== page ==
and pure within has no desire for renunciation
or sense of loss in anything.

For the man with a naturally empty mind,
doing just as he pleases,
there is no such thing as pride or false humility,
as there is for the natural man.

"This action was done by the body but not by me."
The pure-natured person thinking like this,
is not acting even when acting.

He who acts without being able to say why,
but not because he is a fool,
he is one liberated while still alive,
happy and blessed. He thrives even in samsara.

He who has had enough of endless considerations
and has attained to peace, does not think, know, hear or see.

He who is beyond mental stillness and distraction,
does not desire either liberation or anything else.
Recognising that things are just constructions of the imagination,
that great soul lives as God here and now.

He who feels responsibility within,
acts even when not acting -
but there is no sense of done or undone
for the wise man who is free
from the sense of responsibility.

The mind of the liberated man is not upset or pleased.
It shines unmoving, desireless, and free from doubt.

He whose mind does not set out to meditate or act,
meditates and acts without an object.

A stupid man is bewildered when he hears the real truth,
while even a clever man is humbled by it just like the fool.

The ignorant make a great effort to practise one-pointedness
and the stopping of thought, while the wise see nothing to be done
and remain in themselves like those asleep.

The stupid does not attain cessation -
whether he acts or abandons action,
while the wise man find peace within
simply by knowing the truth.

People cannot come to know themselves by practices -
pure awareness, clear, complete,
beyond multiplicity and faultless though they are.

The stupid does not achieve liberation
even through regular practice,
but the fortunate remains free and actionless
simply by discrimination.

The stupid does not attain Godhead
because he wants to become it,
while the wise man enjoys the Supreme Godhead
without even wanting it.

Even when living without any support and eager for achievement,
the stupid are still nourishing samsara,
while the wise have cut at the very root of its unhappiness.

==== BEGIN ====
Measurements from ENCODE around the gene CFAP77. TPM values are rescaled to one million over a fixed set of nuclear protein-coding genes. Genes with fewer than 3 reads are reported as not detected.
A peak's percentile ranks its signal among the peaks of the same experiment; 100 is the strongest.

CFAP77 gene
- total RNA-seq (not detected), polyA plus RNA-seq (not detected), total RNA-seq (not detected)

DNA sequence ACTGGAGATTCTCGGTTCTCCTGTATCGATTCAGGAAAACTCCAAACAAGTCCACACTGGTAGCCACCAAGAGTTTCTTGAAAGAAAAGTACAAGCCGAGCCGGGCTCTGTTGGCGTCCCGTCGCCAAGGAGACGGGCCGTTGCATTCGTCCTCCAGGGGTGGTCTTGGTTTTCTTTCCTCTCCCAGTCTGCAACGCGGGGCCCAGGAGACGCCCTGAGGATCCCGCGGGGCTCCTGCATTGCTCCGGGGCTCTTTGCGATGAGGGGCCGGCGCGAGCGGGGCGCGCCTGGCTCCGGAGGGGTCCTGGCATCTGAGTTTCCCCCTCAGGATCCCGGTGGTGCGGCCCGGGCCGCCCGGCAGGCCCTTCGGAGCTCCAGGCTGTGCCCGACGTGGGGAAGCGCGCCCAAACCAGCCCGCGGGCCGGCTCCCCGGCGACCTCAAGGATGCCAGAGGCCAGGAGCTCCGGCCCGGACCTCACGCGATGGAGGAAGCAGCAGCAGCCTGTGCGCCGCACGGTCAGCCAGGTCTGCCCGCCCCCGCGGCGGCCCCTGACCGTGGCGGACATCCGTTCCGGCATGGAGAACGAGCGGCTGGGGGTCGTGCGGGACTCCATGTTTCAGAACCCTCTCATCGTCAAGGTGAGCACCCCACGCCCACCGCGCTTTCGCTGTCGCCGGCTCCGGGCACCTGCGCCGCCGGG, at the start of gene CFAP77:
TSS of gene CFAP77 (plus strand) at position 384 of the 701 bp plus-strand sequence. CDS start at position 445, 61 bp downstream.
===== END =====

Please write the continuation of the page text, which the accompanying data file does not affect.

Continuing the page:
The stupid does not find peace because he is wanting it,
while the wise discriminating the truth is always peaceful minded.

How can there be self knowledge -
for him whose knowledge depends on what he sees?
The wise do not see this and that,
but see themselves as unending.

How can there be cessation of thought
for the misguided who is striving for it?
Yet it is there always naturally for the wise man
delighted in himself.

Some think that something exists,
and others that nothing does.
Rare is the man who does not think either,
and is thereby free from distraction.

Those of weak intelligence think of themselves as pure nonduality,
but because of their delusion do not know this,
and remain unfulfilled all their lives.

The mind of the man seeking liberation
can find no resting place within,
but the mind of the liberated man is always free from desire
by the very fact of being without a resting place.

Seeing the tigers of the senses,
the frightened refuge-seekers at once
enter the cave in search of cessation of thought
and one- pointedness.

Seeing the desireless lion
the elephants of the senses silently run away,
or, if they cannot, serve him like courtiers.

The man who is free from doubts and whose mind is free
does not bother about means of liberation.
Whether seeing, hearing, feeling, smelling or tasting,
he lives at ease.

He whose mind is pure and undistracted
from the simple hearing of the Truth
sees neither something to do nor something to avoid
nor a cause for indifference.

The straightforward person does whatever arrives to be done,